Jan. 08, 2016
In November 2014, a 6-year-old boy was sledding at a popular Wisconsin park. Halfway down the run, an adult rider crashed into him from behind, throwing him from the sled and fracturing his skull. The boy was flown to the Level I Pediatric Trauma Center at Mayo Clinic's campus in Rochester, Minnesota. Despite treatment at Mayo's Brain Rehabilitation Clinic, he continues to experience post-concussive syndrome, mild hearing loss and behavioral challenges.
The case belies the Norman Rockwell image of rosy-cheeked children merrily coasting down pristine hillsides. And unfortunately, it isn't unique. Each year in the United States, 25,000 children under age 15 are seen in the emergency department for sledding injuries, many of them severe.
In a study published in Pediatric Surgery International in 2015, University of Michigan researchers looked at 52 children hospitalized with sledding injuries at their Level I Pediatric Trauma Center over an eight-year period. Of these, 37 percent had head injuries with an average injury severity score of 13.1 percent. Most were admitted to the ICU. Three children had permanent disabilities, and two others required long-term hospital rehabilitation.
But it's not only kids who get hurt. From 2011 to 2015, 23 people were treated for sledding injuries at the Level I Trauma Center at Mayo Clinic's campus in Minnesota. Forty-four percent were older than 15 and some were adults.
"We focus on children, and they certainly account for most of the sledding injuries seen at trauma centers," says Kimberly (Kim) J. Lombard, injury prevention coordinator at Mayo Clinic's campus in Minnesota. "But adult sled riders and observers can be injured, too, sometimes severely."
The most common mechanism of injury is a run-in with a tree, followed by riders colliding with each other, according to Denise B. Klinkner, M.D., M.Ed, a pediatric surgeon at Mayo Clinic's campus in Minnesota. Both types of accidents can cause serious damage, including limb and vertebral fractures, solid organ injuries, and head trauma — the most frequent and potentially fatal sledding injury.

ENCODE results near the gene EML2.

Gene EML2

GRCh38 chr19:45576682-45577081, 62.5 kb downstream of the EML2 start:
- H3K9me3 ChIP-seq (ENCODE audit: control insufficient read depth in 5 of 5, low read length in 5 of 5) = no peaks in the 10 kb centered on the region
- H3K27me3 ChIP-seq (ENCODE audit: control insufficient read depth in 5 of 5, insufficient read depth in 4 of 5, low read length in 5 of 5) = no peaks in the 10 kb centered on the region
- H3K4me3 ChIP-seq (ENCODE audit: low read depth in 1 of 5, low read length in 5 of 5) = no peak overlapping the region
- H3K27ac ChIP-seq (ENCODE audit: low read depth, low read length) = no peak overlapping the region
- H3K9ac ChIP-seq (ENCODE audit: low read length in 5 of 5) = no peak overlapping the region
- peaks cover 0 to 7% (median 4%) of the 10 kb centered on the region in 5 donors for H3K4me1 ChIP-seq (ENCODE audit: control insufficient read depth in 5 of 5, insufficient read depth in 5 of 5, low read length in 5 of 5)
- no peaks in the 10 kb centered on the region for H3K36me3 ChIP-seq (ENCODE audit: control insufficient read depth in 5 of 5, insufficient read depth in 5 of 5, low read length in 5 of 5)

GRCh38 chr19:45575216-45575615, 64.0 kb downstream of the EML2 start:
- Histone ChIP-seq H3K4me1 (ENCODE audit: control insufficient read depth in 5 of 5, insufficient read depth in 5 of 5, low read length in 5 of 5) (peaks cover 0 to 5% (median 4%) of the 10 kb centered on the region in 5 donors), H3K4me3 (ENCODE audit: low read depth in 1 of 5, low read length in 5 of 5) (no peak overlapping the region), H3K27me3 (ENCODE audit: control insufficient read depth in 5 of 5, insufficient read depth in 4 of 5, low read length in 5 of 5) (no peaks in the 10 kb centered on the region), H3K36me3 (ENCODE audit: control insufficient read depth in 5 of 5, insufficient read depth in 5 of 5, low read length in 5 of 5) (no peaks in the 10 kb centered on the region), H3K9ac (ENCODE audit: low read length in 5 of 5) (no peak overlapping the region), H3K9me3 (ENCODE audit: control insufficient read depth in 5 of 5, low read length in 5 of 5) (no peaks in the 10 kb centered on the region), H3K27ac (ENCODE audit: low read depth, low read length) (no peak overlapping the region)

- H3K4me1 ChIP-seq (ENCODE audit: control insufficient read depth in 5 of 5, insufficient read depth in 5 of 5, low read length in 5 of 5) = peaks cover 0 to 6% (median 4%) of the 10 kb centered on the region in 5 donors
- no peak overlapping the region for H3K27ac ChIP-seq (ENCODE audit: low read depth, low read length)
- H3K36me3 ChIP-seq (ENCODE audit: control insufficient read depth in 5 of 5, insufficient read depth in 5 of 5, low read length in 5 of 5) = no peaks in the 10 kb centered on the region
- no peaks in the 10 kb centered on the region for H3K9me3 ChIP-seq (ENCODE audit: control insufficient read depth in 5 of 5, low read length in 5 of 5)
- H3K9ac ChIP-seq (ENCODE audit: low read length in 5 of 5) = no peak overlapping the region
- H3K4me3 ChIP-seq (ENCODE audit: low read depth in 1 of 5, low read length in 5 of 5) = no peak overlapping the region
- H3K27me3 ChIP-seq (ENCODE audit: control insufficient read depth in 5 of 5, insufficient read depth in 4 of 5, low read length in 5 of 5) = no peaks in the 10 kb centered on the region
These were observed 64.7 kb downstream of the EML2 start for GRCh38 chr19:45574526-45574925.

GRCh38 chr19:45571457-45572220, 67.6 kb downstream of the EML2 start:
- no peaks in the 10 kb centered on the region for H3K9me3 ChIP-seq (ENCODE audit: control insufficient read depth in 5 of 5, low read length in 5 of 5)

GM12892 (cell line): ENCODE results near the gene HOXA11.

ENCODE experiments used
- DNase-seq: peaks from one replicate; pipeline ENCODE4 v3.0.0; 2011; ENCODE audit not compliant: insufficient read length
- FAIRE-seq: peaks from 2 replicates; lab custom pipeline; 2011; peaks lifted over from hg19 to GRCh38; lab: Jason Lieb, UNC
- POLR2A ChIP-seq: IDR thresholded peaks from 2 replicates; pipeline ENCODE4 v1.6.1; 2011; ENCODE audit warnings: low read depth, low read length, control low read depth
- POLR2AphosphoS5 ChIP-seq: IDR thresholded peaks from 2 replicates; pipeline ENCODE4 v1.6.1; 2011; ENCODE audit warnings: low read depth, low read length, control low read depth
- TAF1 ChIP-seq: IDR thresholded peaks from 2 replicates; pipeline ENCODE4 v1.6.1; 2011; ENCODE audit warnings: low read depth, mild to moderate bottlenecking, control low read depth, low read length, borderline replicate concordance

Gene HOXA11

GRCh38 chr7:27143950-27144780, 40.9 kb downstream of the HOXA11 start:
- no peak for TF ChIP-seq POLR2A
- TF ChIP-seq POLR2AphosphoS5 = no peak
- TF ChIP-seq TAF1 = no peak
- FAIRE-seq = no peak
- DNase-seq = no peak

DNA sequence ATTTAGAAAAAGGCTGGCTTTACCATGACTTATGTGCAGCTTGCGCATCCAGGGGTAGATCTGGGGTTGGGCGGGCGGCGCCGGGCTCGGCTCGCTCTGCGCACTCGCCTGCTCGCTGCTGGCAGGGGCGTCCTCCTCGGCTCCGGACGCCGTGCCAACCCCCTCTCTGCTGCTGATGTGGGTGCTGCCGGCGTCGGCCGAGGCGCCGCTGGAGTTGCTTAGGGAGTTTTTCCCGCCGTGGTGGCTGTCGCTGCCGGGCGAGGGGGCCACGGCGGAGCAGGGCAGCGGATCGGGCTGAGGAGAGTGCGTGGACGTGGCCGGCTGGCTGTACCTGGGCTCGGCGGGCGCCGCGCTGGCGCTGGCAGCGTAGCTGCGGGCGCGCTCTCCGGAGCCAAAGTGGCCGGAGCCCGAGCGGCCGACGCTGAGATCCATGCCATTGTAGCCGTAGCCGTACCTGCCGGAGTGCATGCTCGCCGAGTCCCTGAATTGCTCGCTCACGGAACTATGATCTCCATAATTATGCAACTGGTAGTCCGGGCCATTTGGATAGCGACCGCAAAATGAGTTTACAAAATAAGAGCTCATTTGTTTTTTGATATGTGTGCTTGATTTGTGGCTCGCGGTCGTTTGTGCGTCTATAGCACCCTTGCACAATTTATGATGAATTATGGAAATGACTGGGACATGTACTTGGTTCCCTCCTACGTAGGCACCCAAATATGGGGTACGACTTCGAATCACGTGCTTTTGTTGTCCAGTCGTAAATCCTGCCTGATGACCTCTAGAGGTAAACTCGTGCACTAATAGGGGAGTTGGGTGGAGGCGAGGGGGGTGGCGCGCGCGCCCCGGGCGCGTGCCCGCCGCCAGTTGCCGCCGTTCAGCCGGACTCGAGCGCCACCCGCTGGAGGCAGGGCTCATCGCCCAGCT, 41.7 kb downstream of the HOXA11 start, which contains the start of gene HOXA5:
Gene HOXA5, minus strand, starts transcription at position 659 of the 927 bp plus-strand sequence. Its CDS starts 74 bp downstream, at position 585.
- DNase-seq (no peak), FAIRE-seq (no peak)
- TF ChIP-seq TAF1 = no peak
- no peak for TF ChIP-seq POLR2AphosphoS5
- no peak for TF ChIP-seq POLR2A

"Young children have proportionately larger heads and higher centers of gravity than older children and teens, which is why they're so prone to injury," Dr. Klinkner says. Lombard adds, "Sleds can reach speeds of 25 miles an hour. With nothing protecting you, that's a major impact."
Lombard says despite the statistics, most sledding accidents can be prevented. Here's what she recommends:
Choose a safe hill
Many communities have designated sledding hills that are free of rocks, trees, fences and other obstacles, with long, clear run-outs at the bottom that don't lead into a pond or street. Hills should be checked daily and closed if conditions are too risky. There should be clearly marked areas for sledding and safe areas to walk back up the hill, Lombard says.
Look for safe sleds
Choose sleds with a steering mechanism and avoid toboggans and snow tubes, which are harder to maneuver. Lombard encourages parents to teach kids to sled the right way, noting, "When children ride on their tummies, they have no control, and if there is a crash, they could hit head first. Instead, they should sit upright, and place both hands on the sides of the sled to steer. If a sled was designed to hold only one person, it should be used that way."
Supervision and helmets are key
"Parents should accompany children to the sledding area, choose an age-appropriate hill and model safe behavior," Lombard says. She also strongly encourages the use of helmets, noting that the American Association of Orthopaedic Surgeons, Safe Kids Worldwide and other organizations recommend helmets for all sledders. The U.S. Consumer Product Safety Commission recommends ski, bicycle or skateboard helmets for sledding.
"You need a safe environment and safe behavior as well as other protective factors," Lombard says. "Sledding is great fun, and it's a great way for families to be active together, but you need to be aware that there are risks and how to prevent them."
For more information
Herman R, et al. Sledding injuries, a practice-based study: Is it time to raise awareness? Pediatric Surgery International. 2015;31:237.